Something found

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Something found

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Babyskin and bare,

these roots protrude from

the steady earth, assaulted

by squirrels digging and the sleet

of nocturnal phantoms.

Breath, I need to breathe like being

touched and not so alone, received

in male waters and a female sky, accompanied

by tirades of kisses, kissing jellyfish and crows.

I need to move my eyes slowly across piano notes,

type each sad circumstance, shine my injury like

a just-bronzed statue and wait to be collected.

But the salt is fresh like thunder, entering my mouth,

making its way dryly down my throat and I am tired

of bitter happenstance that is boundless

with surprises, never

worthy of a relieving smile. I am centred in this silence,

anticipating a hunt or legs I can conjoin

with my own. Flowers are small.

I can hear trains in the morning

when windows are stubbornly closed,

when I am walking and it is dark,

and the space around fills me with the ache

of unintended solitude.

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Copyright © 2012 by Allison Grayhurst

3021

amazon.com/author/allisongrayhurst

Surrogate Dharma chapbook 1

http://barometricpressures.blogspot.ca/2014/10/surrogate-dharma-allision-grayhurst.html?spref=fb

https://drive.google.com/file/d/0B-DuKJaq66ClMlFIWWU5cTY2RTQ/view

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First published in “Misfits Miscellany”

misfitmisfit-something-found-1 misfit-something-found-2

http://misfitsmiscellany.wordpress.com/page/2/?s=allison+grayhurst

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You can listen to the poem by clicking below:

https://allisongrayhurst.files.wordpress.com/2012/01/something-found2.m4a

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“Allison Grayhurst intertwines a potent spirituality throughout her work so that each poem is not simply a statement or observation, but a revelation that demands the reader’s personal involvement. Grayhurst’s poetic genius is profound and evident. Her voice is uniquely authentic, undeniable in its dignified vulnerability as it is in its significance,” Kyp Harness, singer/songwriter, author.

“Allison Grayhurst’s poems are like cathedrals witnessing and articulating in unflinching graphic detail the gritty angst and grief of life, while taking it to rare clarity, calm and comfort. Grayhurst’s work is haunting, majestic and cleansing, often leaving one breathless in the wake of its intelligence, hope, faith and love amidst the muck of life. Many of Allison Grayhurst’s poems are simply masterpieces. Grayhurst’s poetry is a lighthouse of intelligent honour… indeed, intelligence rips through her work like white water,” Taylor Jane Green, Registered Spiritual Psychotherapist and author.

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Book reviews of the River is Blind paperback:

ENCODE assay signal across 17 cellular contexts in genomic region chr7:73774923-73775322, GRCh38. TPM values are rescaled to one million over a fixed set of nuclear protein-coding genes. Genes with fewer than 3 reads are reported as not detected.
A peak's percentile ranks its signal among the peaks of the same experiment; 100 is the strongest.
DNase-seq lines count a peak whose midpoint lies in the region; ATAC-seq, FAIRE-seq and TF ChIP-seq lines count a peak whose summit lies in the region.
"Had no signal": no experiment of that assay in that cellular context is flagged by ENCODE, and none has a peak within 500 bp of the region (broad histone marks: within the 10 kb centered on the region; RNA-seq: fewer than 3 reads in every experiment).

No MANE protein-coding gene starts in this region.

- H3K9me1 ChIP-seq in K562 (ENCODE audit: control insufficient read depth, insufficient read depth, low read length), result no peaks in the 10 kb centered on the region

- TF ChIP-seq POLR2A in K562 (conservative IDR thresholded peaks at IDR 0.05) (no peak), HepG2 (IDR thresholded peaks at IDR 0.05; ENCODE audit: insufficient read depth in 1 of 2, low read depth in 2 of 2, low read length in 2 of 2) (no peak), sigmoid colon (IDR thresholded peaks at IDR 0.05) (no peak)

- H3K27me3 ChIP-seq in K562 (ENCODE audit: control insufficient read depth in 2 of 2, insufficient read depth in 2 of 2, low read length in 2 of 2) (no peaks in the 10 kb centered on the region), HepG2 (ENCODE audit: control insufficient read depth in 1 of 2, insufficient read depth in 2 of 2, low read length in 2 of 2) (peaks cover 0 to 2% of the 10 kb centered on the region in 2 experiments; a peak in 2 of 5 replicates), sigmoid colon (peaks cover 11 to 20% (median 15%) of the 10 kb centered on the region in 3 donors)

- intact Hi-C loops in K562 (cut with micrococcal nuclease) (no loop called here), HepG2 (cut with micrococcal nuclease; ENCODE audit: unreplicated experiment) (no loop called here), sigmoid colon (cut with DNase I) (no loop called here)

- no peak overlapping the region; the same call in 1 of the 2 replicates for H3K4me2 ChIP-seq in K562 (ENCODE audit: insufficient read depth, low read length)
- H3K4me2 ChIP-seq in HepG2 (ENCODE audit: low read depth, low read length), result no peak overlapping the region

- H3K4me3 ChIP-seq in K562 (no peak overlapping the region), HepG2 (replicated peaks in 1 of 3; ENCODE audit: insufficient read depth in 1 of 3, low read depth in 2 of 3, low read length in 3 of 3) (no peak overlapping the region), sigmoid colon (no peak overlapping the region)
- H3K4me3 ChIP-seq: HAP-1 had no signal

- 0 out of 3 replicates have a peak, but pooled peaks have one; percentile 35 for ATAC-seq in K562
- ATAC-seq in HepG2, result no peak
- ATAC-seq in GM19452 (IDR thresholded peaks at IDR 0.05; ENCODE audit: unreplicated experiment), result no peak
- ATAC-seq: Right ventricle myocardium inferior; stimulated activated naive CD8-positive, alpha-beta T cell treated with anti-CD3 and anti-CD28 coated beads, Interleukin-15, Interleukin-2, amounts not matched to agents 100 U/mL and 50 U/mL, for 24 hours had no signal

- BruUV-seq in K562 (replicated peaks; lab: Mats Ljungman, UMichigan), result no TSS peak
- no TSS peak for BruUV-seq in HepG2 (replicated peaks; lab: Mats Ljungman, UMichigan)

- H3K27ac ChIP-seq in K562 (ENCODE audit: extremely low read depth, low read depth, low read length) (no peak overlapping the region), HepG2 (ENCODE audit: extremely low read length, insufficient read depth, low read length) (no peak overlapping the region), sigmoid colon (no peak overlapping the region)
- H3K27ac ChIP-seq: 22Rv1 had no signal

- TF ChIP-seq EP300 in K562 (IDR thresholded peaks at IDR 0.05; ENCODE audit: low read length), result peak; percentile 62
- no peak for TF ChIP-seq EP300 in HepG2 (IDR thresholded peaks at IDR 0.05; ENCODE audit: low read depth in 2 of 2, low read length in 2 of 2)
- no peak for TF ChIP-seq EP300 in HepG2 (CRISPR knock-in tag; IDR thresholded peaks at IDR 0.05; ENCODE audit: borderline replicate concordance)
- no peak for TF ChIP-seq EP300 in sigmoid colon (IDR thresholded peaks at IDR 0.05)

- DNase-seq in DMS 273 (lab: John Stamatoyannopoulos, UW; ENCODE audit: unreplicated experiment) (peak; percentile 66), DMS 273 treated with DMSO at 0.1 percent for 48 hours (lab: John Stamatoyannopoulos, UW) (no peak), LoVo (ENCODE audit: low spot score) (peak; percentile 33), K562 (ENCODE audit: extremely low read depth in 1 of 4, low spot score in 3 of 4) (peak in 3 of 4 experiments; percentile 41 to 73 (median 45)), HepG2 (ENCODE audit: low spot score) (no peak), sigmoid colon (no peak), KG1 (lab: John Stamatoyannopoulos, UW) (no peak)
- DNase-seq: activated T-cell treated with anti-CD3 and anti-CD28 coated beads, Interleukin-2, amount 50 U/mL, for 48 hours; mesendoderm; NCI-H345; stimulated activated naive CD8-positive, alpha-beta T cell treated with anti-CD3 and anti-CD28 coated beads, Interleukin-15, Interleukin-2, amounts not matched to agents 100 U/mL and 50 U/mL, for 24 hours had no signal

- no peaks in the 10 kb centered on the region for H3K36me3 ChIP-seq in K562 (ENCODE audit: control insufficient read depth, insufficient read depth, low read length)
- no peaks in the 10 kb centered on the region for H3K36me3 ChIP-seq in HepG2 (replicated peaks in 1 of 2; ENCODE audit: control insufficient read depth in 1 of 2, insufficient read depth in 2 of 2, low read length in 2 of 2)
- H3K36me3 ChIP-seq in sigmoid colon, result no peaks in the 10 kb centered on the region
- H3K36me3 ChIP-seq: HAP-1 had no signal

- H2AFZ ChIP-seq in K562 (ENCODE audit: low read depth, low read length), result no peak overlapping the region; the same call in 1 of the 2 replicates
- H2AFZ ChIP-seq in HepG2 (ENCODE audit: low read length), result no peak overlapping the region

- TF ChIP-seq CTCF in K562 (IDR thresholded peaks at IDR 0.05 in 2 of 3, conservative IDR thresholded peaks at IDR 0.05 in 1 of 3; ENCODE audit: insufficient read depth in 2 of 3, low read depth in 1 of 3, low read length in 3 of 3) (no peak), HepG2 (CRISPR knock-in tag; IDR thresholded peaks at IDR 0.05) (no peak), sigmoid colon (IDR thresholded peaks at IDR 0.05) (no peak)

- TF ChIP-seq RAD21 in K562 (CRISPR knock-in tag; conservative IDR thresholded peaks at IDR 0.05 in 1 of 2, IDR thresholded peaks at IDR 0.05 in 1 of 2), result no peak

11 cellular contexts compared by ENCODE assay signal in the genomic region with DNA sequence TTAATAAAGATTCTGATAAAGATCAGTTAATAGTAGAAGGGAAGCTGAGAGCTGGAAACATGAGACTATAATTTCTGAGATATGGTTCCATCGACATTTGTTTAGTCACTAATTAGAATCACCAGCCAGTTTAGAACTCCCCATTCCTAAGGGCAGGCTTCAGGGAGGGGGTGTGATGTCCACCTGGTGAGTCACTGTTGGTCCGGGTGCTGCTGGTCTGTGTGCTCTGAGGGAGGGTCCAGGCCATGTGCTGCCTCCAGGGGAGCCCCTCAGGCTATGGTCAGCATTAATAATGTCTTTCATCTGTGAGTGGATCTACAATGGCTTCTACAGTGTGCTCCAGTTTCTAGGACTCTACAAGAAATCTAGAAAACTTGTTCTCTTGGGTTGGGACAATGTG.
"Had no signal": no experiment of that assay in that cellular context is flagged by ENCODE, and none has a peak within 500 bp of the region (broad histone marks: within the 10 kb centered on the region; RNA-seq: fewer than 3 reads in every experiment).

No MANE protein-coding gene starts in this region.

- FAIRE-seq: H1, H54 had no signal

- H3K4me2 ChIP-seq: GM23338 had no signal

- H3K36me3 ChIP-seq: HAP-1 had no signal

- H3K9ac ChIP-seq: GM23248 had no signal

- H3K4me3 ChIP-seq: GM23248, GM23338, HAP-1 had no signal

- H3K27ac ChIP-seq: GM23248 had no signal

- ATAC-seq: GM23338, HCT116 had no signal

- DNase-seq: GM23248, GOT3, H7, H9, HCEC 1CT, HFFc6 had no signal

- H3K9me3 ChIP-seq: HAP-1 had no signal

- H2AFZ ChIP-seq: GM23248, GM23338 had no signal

“Throughout (The River is Blind), she (Allison Grayhurst) employs 
reiterated tropes of swallowing and being consumed, spatial fullness 
and emptiness, shut- in, caverns, chasms, cavities; angels, archangels, 
blasphemy, psalms; satiation or starved. With a conceit of unrequited sex 
as “my desire”, nocturnal emissions, awakening in the morning, the poet lives 
at capacity, uninhibited, dancing,” Anne Burke, poet, regional representative 
for Alberta on the League of Canadian Poets’ Council, and chair of 
the Feminist Caucus.

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“Allison’s poetic prose is insightful, enwrapping, illuminating and brutally truthful. It probes the nature of the human spirit, relationships, spirituality and God. It is sung as the clearest song is sung within a cathedral by choir. It is whispered as faintly as a heartbroken goodbye. It is alive with the life of a thousand birds in flight within the first glint of morning sun. It is as solemn as the sad-sung ballad of a noble death. Read at your peril. You will never look at this world in quite the same way again. Your eye will instinctively search the sky for eagles and scan the dark earth for the slightest movement of smallest ant, your heart will reach for tall mountains, bathe in the most intimate of passions and in the grain and grit of our earth. Such is Allison Grayhurst. Such is her poetry. THE RIVER IS BLIND is a must-read,”  Eric M. Vogt, poet and author.

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4 responses to “Something found

  1. To the marrow of the bone description – one wonders how she makes it through a day with such intensity of observance of the subtleties of life’s moments both inner and outer: the fireworks of the earth’s outer displays (tree roots, crows, conjoined legs, “windows stubbornly closed”) and the human being’s inner life (“a relieving smile”, “unintended solitude”). Thank you for your witnessing of all the layers, moods and moments – all embraced by your eye and unflinchingly given ‘voice’.

    “Flowers are small. I can hear trains in the morning

    when windows are stubbornly closed,

    when I am walking and it is dark,

    and the space around fills me with the ache

    of unintended solitude.”

    Like

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